13 September 2021
At the start of lockdown in March 2020 a number of community halls in Cape Town were closed to slow the spread of Covid-19. This meant that hundreds of social grant beneficiaries who relied on getting their payments and other services at local centres now had to spend the little they had to travel to the nearest South African Social Security Agency (SASSA) offices that were already overwhelmed with recipients.
Geraldine Philander, a temporary disability grant (TDG) recipient, said that she finally started receiving her grant in July this year. She had been struggling to get it since January when the TDGs lapsed and caused a massive backlog which resulted in long queues outside the agency’s Bellville office.
Philander had to take two taxis to get from her home in Belhar to the Bellville office and usually pays about R13 per one-way trip. This after the service point in her area closed. “It’s a long way. At my age I can’t walk too much,” she said.
Provincial SASSA spokesperson Shivani Wahab said they had no choice but to suspend services at some of their busiest sites during lockdown. This has resulted in long queues outside the SASSA office in Bellville and Eerste River, with beneficiaries often sleeping outside on the pavement in the hope of securing an opportunity to be assisted.
According to Wahab, all services in Kraaifontein, Wallacedene, Bloekombos and Northpine are suspended.
We asked for an explanation why community halls were closed as SASSA service points because of Covid but received no response.
Wallacedene in Kraaifontein’s ward councillor Simpiwe Nonkeyizana, estimated that well over 12,000 people are likely grant recipients. In the entire Wallacedene, which is split into three wards, he said that over 20,000 people are likely grant recipients.
He said that many people from Kraaifontein have to travel far to SASSA service points. “At least when people were travelling by trains, the cost of travelling was cheaper. But now, it is quite expensive,” he said. For people who are sick or elderly, travelling to receive their grants is very difficult, he said.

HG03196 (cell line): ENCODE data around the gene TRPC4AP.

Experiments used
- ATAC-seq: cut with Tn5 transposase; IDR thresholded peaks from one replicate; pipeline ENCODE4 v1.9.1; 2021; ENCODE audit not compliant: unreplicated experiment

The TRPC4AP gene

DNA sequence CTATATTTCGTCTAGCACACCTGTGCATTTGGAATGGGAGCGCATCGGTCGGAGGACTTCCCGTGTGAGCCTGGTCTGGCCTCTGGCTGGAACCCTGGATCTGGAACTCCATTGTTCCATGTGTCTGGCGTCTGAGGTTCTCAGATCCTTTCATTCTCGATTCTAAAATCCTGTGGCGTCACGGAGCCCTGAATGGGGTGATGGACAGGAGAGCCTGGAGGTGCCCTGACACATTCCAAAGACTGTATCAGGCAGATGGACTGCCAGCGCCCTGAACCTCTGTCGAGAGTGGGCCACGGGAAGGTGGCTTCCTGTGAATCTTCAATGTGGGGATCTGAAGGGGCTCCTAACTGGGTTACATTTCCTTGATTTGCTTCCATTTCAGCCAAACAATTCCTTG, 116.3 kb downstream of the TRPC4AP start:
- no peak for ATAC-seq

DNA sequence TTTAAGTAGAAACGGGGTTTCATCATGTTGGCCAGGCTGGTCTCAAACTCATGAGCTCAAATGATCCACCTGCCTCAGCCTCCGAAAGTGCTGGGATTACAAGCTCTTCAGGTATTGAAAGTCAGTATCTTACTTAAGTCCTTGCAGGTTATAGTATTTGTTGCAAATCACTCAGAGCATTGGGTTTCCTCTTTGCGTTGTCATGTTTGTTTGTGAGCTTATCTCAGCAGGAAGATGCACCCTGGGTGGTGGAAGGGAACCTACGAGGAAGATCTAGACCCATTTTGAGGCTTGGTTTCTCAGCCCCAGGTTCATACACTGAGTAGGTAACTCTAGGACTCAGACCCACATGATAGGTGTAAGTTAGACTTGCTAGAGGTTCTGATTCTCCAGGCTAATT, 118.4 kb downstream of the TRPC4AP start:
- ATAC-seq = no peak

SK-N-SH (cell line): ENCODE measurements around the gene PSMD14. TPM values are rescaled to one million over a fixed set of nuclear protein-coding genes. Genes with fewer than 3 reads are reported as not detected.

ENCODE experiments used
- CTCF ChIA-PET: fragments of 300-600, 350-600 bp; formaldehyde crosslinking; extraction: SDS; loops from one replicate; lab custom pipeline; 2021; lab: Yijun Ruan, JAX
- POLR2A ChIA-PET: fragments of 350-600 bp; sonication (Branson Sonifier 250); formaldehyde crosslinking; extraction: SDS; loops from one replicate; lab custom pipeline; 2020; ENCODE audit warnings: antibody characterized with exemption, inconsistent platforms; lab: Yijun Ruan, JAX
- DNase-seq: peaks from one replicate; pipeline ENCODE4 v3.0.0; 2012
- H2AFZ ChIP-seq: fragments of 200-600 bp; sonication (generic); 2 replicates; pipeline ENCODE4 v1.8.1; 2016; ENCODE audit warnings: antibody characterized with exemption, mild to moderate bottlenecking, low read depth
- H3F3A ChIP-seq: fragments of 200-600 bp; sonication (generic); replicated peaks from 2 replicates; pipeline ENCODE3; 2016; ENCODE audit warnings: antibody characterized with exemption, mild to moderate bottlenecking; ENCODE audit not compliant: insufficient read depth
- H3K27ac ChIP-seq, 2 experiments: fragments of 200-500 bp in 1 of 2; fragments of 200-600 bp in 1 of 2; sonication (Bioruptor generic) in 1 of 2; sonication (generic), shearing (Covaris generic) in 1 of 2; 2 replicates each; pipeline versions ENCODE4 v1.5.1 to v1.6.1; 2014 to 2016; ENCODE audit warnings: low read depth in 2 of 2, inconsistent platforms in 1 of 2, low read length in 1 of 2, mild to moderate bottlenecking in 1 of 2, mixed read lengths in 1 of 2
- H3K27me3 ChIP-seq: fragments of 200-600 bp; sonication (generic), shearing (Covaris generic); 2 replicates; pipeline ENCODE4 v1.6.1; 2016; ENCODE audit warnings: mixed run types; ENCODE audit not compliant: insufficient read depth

In order to meet the need for service points, Wahab said SASSA was using the Northpine Community Hall in Brackenfell for two months. It was suspended after Northpine residents “raised concerns that SASSA’s clients were polluting the area with waste while accessing the venue for services”. The site was closed in December last year.
In response to the closure, the City of Cape Town said it arranged for the Northdene Hall in Kraaifontein to be used but SASSA, having used this venue before, deemed the venue too unsafe for staff.
“The safety of our staff remains a priority and under no circumstances would SASSA deploy staff to a venue that poses a risk to their safety,” said Wahab.
Gillion Bosman, chair of the Western Cape legislature’s Standing Committee on Social Development questioned SASSA’s decision to not use the Northdene Hall, especially since the Kraaifontein SASSA office has been closed for over a year.
In a recent statement Bosman said he asked SASSA to engage with the City about securing additional venues for services. “The City availed an appropriate venue, Northdene Hall, which is well-located, better equipped to handle Covid-19 protocols and social distancing,” said Bosman. He said that SASSA’s refusal was “irrational” and that security measures were offered.
Abigail Peters, paralegal at the Black Sash said, “Generally satellite offices that were assisting to mitigate the issues of long queues, are no longer available.”
The Delft Civic Centre service point opened in February this year, but also closed again in early April, said Peters. This has also exacerbated the congestion at the Bellville office.